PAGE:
• Fish oil capsules that contain only highly purified EPA and DHA omega-3 fatty acids in a non-caloric capsule. Look for supplements that are free of fillers, binders, flavorings and artificial ingredients. Third-party testing can verify purity.
  • Krill oil capsules, which are usually just pure krill oil with no other ingredients. Krill oil is a great source of omega-3s like EPA and DHA, as well as the antioxidant astaxanthin. It also tends to be very pure and free of contaminants.

It’s wise to read labels very carefully. Avoid omega-3 supplements with added flavors, fillers like maltodextrin, binding agents like glycerin, or calories from ingredients other than the pure EPA/DHA fats. Studies found that over 50% of fish oil supplements contained oxidized oils or potentially harmful impurities.

Fresh fatty fish rich in omega-3s on a plate

The Shocking Lack of Quality Control in the Omega-3 Supplement Industry

When it comes to omega-3 fish oil and other supplement products, you may be getting more than you bargained for in that pill. The supplement industry is essentially unregulated, and repeated studies have revealed a staggering lack of quality control.

Jacob M. Handsa and his team tested 72 different fish oil supplements. TThe researchers discovered that 68% (or 23 out of 34) of the flavored supplements and 13% (five out of 38) of the unflavored ones exceeded the TOTOX (total oxidation value) upper limit set by the Global Organization for EPA and DHA, which measures oxidation in the supplements — meaning they had oxidized and were rancid.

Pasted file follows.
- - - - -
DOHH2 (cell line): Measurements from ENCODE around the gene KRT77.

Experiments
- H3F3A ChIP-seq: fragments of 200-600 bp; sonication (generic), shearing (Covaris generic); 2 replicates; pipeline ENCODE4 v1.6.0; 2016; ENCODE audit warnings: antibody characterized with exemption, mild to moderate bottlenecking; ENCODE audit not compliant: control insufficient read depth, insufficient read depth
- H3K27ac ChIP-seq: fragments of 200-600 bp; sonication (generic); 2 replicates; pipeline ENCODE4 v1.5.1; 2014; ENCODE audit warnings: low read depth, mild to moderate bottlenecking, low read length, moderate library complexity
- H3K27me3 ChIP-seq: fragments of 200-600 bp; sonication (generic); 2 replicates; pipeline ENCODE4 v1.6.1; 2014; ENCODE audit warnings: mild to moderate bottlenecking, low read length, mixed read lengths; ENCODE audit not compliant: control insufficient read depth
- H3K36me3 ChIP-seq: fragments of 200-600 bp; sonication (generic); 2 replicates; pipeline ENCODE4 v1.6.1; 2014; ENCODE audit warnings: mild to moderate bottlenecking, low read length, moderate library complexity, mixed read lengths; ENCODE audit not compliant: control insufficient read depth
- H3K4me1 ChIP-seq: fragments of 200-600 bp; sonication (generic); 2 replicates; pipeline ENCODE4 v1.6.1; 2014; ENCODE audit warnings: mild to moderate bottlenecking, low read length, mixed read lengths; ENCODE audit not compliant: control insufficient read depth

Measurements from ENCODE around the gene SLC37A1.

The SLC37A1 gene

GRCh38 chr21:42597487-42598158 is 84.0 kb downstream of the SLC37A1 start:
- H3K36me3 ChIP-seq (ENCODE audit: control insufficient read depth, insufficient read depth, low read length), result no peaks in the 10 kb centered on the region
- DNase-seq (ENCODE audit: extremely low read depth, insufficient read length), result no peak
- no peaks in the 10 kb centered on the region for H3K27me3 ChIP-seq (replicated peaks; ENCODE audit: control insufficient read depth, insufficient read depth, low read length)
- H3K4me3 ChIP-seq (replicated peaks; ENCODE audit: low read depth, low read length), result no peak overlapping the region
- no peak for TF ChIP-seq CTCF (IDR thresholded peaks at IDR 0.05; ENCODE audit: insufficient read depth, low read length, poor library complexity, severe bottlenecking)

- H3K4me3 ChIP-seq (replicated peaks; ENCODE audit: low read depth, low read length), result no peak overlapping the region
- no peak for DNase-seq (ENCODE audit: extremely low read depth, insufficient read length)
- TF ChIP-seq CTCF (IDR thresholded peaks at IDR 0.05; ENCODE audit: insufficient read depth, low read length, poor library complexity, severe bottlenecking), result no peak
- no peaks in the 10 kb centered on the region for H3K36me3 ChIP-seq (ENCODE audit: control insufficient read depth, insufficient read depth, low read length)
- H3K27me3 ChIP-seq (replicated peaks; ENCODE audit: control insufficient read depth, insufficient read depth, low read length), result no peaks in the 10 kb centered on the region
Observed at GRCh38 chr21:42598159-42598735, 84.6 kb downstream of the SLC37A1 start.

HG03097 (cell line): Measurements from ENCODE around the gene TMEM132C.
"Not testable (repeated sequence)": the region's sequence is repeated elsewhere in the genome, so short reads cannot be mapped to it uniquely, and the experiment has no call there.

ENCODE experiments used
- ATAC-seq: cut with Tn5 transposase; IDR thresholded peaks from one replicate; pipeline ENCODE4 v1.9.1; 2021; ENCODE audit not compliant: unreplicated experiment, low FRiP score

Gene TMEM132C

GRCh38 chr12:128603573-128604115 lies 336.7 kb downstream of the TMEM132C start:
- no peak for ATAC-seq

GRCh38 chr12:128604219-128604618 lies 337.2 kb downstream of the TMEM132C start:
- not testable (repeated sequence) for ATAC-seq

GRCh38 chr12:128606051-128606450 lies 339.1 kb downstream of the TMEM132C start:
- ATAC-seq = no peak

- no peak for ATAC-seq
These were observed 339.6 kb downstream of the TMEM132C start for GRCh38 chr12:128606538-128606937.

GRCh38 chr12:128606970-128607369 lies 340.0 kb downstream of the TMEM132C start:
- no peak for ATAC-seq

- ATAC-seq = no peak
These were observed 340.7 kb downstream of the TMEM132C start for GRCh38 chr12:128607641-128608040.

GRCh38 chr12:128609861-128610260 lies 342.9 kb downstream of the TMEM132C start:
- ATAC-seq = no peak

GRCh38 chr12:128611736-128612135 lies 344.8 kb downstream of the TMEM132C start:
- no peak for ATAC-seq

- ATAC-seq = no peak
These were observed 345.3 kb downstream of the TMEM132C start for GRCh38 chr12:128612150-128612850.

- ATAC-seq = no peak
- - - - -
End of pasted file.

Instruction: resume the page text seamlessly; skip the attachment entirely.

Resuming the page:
This indicates that many fish oil manufacturers are cutting corners and failing to use proper quality control or fresh ingredients. Oxidized fish oils can actually be detrimental to your health rather than beneficial.

8% of fish oil supplements contained detectable levels of toxic compounds like PCBs, flame retardants, and heavy metals. These contaminants can potentially negate any health benefits and cause direct harm.

With the dietary supplement industry essentially self-regulated, the burden falls on consumers to meticulously research and vet brands for quality and accuracy. Third-party certifications like USP, NSF, and ConsumerLabs provide some quality assurance but may not catch everything.

The Bottom Line

If you do consume omega-3 supplements with minimal “impurities,” it likely will not significantly impact your fast or inhibit benefits like weight loss and autophagy - as long as the calories are under 10-20 per serving. For example, taking a fish oil capsule containing up to 5 calories from glycerin would likely have a negligible impact on ketosis or autophagy during a 16-hour fast.